While boating across Siberia's Lake Ubsu-Nur, Russian biologist Alexander Kuksin was treated to the sight of a large family of boars splashing around nearby. Much to his surprise, the boars hadn't simply wandered into the water to cool off. Instead, they were doing something he had never seen boars do before: fishing.

"It was so fascinating indeed to watch these usually extremely cautious animals pay no attention to us," Kuksin told the Siberian Times. "We were in the boat just 20 metres away from them, but they were so taken by the process of catching and eating fish they didn't even turn their heads to us. It was a very interesting meeting."

Kuksin is the deputy director of the Ubsunur Hollow Biosphere Reserve in the Tuva Republic of southern Siberia. This region is home to hundreds of bird species and dozens of charismatic mammals, including musk deer, wolverines, lynx and snow leopards. It is also part of the native range of the Eurasian wild boar.

Lake Ubsu-Nur is the reserve's major body of water, and it hosts the spawning season of scaly Osman fish each year. Kuksin and his colleagues observed more than a dozen wild boars of various ages going after the fish along the shallow edge of the water. "We have no record of wild boars fishing in our republic, not a single mention in our reserve's archive," he said.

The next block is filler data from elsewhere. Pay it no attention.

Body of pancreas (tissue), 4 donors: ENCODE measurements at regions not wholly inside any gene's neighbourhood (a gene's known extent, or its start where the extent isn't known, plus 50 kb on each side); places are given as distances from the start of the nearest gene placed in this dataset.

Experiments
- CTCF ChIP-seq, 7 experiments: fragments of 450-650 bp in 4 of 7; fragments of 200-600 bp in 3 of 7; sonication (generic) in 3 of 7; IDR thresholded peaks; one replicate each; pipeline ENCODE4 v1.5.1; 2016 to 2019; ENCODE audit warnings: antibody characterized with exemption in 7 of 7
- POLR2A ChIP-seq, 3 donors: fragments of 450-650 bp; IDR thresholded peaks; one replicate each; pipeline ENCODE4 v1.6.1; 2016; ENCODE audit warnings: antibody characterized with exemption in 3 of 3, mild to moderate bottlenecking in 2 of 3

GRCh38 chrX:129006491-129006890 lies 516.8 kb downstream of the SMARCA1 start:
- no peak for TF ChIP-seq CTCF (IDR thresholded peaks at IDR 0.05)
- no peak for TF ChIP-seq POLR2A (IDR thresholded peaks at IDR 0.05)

Wild boars are not particularly picky eaters. While they mostly go for plants – fruits, nuts, roots and more – they are also known to gobble up small animals like insects, worms or rodents. There are even reports of boars eating bird eggs, carrion and small livestock like young lambs and goats. When it comes to diet, these animals are extremely adaptable.

Kuksin has heard of pigs eating fish in the lakes of Kazakhstan, so the habit may not be unique to Siberia's boars – but his encounter with pig piscivory is proof of the boars' dietary flexibility. It's also a fascinating example of an omnivorous animal changing its eating behaviour when a different food source is available – something not all species are capable of. "This was the first time we witnessed the proof of wild boars adapting to the territory it populates," he said.

This adaptability has also helped introduced boars to become invasive pests in so many parts of the world. From Australia to the Americas, feral pigs are a major threat to farmers' crops, and a potential danger to hunters and campers, while their impact on native ecosystems can range from preying upon wild animals to spreading disease.


Top header image: Bertrand, Flickr